Some even falsely explained that the two terms mean positive and negative value. When in reality a credit is not a negative value in your revenue types of accounts as ‘Sales’ are a good thing in business. Therefore credits are great for business just like debits.
Accounting uses a mindset that is different than traditional thinking. To make the dual entry system work you have to have two sides of an equation – debits and credits.
So what is the best way to explain debits and credits?
Simply stated, they are just offsetting values (two sides of an equation) and no more. For a bookkeeper or an accountant your requirement is to understand where to place the values and ask yourself if this makes sense. To fully grasp this concept I have developed a chart of laying out the six different types of accounts and their corresponding NORMAL ending balance status, i.e. debit or credit.
Type of Account Normal Ending Balance
• Asset Debit
• Liabilities Credit
• Equity Credit
• Revenue Credit
• Cost of Sales Debit
• Expenses Debit
Notice that three of the types of accounts should have ending balances that are debit in nature and the remaining three are credit driven.
To help you develop a keen understanding of how debits and credits affect each type of an account, this article is the first of six educating you about the effect for each type of account. The first one is assets.
Assets are reported on the balance sheet. They are considered the entire upper half of the balance sheet. When it comes to assets you only need to remember one thing. The ending result should be a debit balance in the account. YOU CAN NEVER END UP WITH A CREDIT BALANCE IN AN ASSET ACCOUNT. There is no such thing as a negative asset balance. If the balance isn’t a debit, it can’t be an asset.
To illustrate the fact that assets have to have debit balances let’s look at the cash account. On day one, an investor usually starts a business by purchasing stock and paying cash. So the typically first entry for the financial records looks like this:
Cash (Asset) $100.00 -0-
Stock (Equity) -0- $100.00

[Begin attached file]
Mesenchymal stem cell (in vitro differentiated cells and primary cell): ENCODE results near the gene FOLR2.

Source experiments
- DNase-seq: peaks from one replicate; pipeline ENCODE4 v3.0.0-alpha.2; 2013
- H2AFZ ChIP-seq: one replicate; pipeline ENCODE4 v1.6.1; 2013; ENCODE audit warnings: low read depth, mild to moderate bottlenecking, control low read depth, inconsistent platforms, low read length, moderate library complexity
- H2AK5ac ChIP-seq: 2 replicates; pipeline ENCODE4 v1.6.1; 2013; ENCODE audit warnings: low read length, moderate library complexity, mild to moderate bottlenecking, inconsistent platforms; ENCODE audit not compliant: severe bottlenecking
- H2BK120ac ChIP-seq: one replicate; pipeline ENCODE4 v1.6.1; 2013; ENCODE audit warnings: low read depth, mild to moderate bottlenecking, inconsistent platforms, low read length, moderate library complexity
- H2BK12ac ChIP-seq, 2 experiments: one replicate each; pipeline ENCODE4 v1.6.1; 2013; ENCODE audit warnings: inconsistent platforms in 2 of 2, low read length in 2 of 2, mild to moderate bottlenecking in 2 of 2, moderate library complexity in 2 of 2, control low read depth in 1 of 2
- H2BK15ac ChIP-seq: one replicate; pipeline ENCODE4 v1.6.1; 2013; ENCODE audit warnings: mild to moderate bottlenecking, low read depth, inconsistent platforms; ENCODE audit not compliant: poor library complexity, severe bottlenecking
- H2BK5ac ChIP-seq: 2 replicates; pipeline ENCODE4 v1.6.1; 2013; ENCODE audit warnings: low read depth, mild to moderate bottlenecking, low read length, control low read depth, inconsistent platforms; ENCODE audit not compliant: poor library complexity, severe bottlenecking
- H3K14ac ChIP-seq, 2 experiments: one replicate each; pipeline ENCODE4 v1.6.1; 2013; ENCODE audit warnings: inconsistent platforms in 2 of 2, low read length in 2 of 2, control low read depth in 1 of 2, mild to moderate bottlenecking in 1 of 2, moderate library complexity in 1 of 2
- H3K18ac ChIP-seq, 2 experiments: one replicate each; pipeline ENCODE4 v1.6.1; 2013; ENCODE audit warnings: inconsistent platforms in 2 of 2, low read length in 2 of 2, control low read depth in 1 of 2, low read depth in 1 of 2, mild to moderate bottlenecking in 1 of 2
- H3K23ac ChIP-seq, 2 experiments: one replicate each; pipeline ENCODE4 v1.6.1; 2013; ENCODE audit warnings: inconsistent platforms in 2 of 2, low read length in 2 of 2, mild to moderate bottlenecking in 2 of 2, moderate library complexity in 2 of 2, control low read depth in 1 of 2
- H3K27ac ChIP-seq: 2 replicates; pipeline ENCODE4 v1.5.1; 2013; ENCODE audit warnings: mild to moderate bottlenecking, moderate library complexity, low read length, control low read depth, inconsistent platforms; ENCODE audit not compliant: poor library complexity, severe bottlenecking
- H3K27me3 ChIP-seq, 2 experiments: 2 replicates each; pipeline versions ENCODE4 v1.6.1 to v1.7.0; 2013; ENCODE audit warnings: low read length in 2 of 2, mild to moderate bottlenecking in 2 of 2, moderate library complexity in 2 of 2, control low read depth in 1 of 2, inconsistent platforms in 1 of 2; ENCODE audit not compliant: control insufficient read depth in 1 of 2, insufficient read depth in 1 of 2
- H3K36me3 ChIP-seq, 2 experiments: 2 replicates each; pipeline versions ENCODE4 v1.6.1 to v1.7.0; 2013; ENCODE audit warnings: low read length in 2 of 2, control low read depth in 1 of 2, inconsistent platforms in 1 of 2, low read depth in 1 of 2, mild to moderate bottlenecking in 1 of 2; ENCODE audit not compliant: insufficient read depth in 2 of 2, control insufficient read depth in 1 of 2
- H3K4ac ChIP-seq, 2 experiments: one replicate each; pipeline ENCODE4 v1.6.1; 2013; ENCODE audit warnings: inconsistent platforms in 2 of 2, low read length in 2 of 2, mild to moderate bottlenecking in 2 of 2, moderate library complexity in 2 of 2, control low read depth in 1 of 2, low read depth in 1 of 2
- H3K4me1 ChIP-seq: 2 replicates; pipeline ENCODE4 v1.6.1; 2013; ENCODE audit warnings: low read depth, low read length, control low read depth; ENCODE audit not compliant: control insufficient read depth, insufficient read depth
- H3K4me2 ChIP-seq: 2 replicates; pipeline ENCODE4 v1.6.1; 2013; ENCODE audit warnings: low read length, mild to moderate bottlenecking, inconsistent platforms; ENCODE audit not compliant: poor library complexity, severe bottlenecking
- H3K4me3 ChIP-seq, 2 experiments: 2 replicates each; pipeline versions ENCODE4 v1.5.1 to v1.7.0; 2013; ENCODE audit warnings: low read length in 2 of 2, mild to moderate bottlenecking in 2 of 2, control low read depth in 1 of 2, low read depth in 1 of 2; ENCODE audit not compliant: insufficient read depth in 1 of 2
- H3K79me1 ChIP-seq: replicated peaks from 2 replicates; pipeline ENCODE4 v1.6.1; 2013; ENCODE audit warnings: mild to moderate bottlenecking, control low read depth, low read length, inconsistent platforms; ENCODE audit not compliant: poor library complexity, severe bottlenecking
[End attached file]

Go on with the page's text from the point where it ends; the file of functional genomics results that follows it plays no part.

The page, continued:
Notice that the debits equal the credits? In this case the balance sheet is reported in a similar format. In the upper half is one asset account – Cash; and in the bottom half is one equity account – Stock. From here on, the cash account receives debits and credits depending on the activity of the business. As customers pay for goods and services, debit entries are generated increasing the balance. As the bookkeeper pays bills, credit entries are recorded in the ledger and the balance decreases. So it is a continuous up and down; hopefully more ups (increases) than downs. If one writes more checks than there is money, you end up with a negative balance (credit balance) in your cash account. So immediately all you reading this will say: ‘Hey Dave, you stated assets cannot have negative balances’.
So let’s think about this for a moment, if you write a check for money that doesn’t exist then the physical transaction is the person gets the check and tries to cash. The end result is that bank refuses to honor the check. So you still OWE the person the money. This means you have a liability. A liability is not an asset and is located in the bottom half of the balance sheet.
When Certified Public Accountants prepare financial statements, any credit balance in an asset account is recorded as a liability; therefore there are no credit balances in any asset account. You simply still owe the money. Not to mention the associated bank fees, a possible legal issue related to writing a bad check and a ticked off recipient of the check.